Watch The Trailer
Storyline (warning: spoilers)
Can You Ever Forgive Me?is primarily a comedy, but one with a good deal of melancholy as well as suspense. Like many films about forgery, it also explores philosophical questions about the difference, if any, between fraud and art.
The film begins in Manhattan, New York in 1991. Lee (McCarthy), a proof-reader working an overnight shift in a law firm and an object of her younger colleagues’ contempt, is fired on the spot, not for drinking on the job (which she’s brazenly doing) but for cursing the young supervisor who reproaches her. A stocky, belligerently unglamorous figure in a pudding-basin haircut, Lee forces her way through life as if gate-crashing a party where she expects to be unwelcome.
After finding, by chance, a letter between the pages of a library book, Lee appropriates it and tries to sell it. Learning that its value would be increased if its contents were spicier, she embellishes it with a flourish of a P.S. based on her deep understanding of her cherished subject. Lee quickly morphs from biographer into impersonator, relying on the same skills that she previously used to evoke sympathy with the people she wrote about.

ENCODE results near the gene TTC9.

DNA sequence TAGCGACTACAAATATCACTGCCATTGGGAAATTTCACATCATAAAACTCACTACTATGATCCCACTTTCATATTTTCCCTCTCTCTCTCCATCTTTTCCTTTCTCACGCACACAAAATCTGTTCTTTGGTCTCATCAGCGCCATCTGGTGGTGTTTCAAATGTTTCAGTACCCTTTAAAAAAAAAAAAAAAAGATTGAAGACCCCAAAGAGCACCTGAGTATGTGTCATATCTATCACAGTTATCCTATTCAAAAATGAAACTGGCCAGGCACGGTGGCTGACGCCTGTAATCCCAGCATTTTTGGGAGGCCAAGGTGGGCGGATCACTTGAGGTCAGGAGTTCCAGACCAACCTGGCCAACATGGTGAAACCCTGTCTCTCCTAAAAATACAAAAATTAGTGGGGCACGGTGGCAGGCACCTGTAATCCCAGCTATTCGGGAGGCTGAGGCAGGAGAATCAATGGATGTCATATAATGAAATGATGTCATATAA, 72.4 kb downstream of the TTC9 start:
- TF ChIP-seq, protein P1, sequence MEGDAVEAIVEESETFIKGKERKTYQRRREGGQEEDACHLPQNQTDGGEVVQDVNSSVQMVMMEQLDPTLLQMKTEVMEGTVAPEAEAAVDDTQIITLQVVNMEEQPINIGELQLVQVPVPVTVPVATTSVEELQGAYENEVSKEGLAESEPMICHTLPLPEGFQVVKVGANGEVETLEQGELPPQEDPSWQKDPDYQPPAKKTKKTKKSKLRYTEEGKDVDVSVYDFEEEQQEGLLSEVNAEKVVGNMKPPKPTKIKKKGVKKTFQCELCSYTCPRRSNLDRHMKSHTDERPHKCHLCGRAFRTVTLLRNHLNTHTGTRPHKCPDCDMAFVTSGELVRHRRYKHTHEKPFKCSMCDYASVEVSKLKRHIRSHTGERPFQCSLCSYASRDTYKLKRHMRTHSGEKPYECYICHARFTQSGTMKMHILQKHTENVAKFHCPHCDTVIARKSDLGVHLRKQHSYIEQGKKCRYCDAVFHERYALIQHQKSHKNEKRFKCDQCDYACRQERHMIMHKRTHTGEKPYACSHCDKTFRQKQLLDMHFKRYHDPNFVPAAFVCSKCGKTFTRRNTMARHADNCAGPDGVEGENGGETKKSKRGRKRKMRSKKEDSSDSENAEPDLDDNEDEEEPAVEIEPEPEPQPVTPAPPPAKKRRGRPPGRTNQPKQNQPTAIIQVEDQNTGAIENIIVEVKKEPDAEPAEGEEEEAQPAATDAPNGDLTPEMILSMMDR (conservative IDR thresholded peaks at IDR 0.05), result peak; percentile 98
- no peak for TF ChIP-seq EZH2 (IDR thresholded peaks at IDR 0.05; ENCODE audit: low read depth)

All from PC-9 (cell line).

The film becomes a buddy movie of sorts when she meets Jack Hock (Richard E Grant), an ingratiating British scoundrel who becomes her drinking companion and eventual accomplice. In contrast to Lee’s corrosive personality, Hock is Lee’s polar opposite in almost every way. Where Lee is comfortable being frumpy and grumpy, Hock is charming and dresses up to compensate for his transient lifestyle. She struggles to connect with others, while he connects with almost everyone who crosses his path.
Can You Ever Forgive Me?comes from a place of understanding and love that few other biopics do, and it makes this difficult character a joy to meet.